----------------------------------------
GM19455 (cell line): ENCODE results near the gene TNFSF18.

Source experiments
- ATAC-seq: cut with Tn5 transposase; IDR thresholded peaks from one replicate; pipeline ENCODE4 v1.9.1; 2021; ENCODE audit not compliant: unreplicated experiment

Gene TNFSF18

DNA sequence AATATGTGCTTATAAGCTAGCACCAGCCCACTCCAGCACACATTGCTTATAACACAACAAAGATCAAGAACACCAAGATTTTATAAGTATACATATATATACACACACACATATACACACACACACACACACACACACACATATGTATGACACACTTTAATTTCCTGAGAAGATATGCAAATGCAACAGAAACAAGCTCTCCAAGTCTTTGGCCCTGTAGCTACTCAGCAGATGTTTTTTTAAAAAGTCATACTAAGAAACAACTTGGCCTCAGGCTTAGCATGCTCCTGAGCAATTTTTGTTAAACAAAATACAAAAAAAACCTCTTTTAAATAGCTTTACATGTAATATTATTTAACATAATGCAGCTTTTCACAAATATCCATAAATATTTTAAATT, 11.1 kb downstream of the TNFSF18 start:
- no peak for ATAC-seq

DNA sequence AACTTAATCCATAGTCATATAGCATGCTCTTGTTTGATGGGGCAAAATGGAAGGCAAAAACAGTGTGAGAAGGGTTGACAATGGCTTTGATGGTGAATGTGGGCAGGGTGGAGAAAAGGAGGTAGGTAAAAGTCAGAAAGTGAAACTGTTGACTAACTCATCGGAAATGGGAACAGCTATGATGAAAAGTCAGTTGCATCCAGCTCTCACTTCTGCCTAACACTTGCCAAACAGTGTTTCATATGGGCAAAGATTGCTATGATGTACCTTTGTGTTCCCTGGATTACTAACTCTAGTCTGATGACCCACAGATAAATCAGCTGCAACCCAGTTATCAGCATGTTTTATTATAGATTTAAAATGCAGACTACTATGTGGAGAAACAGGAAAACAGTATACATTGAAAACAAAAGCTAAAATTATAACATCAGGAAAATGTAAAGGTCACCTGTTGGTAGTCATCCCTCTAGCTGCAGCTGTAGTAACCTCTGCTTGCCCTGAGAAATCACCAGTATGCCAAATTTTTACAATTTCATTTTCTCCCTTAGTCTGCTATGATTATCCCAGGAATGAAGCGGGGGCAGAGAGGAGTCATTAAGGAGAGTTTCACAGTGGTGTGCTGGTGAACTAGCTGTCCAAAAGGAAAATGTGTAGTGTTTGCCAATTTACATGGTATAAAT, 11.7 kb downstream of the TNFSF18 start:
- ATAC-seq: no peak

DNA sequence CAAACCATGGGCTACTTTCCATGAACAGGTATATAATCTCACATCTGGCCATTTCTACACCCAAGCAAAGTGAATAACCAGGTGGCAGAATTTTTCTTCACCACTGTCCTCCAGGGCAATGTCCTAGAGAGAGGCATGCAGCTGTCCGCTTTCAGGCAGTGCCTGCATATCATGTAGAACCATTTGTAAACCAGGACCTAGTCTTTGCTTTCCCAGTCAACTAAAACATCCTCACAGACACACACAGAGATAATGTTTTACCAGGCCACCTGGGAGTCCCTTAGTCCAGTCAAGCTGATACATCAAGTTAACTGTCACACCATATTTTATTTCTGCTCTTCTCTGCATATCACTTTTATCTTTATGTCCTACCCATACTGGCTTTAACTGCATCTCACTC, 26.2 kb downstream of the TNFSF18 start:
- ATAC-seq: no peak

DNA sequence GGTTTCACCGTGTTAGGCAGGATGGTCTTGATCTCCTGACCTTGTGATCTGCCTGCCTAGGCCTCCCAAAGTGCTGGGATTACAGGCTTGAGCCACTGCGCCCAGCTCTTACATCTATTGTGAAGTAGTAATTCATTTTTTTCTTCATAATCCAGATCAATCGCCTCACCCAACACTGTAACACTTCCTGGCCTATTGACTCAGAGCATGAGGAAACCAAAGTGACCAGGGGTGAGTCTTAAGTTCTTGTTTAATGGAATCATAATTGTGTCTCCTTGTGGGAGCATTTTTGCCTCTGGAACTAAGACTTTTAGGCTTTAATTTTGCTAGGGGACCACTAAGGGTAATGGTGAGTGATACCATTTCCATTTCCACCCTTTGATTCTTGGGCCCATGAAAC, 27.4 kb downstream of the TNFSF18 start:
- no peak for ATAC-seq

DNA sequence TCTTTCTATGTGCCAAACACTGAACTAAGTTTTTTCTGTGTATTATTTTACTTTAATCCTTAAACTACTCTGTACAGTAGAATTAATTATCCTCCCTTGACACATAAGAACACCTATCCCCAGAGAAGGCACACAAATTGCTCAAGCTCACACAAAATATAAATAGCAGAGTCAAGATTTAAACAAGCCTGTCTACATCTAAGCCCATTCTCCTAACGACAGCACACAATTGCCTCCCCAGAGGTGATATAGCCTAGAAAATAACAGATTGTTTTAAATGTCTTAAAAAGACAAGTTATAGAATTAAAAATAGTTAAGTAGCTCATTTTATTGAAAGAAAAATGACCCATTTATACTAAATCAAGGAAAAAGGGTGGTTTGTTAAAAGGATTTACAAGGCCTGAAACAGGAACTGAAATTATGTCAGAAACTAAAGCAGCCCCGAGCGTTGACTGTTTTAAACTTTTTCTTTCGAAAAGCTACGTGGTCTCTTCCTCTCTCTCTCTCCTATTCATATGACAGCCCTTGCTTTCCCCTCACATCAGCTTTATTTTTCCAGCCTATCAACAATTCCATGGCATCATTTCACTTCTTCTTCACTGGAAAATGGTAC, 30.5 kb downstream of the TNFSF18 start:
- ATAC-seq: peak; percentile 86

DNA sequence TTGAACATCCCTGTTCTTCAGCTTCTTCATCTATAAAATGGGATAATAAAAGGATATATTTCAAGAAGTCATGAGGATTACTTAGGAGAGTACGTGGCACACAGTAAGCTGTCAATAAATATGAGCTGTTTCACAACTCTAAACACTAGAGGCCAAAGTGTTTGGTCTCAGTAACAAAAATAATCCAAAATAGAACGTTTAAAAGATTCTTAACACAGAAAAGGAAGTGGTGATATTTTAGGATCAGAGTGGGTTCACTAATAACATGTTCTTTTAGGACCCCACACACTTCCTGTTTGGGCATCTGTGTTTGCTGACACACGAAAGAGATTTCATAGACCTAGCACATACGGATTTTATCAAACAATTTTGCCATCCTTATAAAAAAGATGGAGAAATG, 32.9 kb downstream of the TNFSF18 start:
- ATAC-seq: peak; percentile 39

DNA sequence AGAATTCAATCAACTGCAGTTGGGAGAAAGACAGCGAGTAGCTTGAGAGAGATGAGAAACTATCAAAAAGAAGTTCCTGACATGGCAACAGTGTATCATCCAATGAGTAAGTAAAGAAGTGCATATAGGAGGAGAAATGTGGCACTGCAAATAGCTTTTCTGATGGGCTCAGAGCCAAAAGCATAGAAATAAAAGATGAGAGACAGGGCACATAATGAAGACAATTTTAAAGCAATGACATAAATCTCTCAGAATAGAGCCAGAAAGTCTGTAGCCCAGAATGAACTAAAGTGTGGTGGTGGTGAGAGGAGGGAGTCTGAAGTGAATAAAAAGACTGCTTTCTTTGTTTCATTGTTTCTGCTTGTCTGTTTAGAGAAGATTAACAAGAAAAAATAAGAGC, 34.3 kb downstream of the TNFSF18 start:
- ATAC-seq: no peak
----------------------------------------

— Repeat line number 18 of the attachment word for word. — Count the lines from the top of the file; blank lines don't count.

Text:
- ATAC-seq: no peak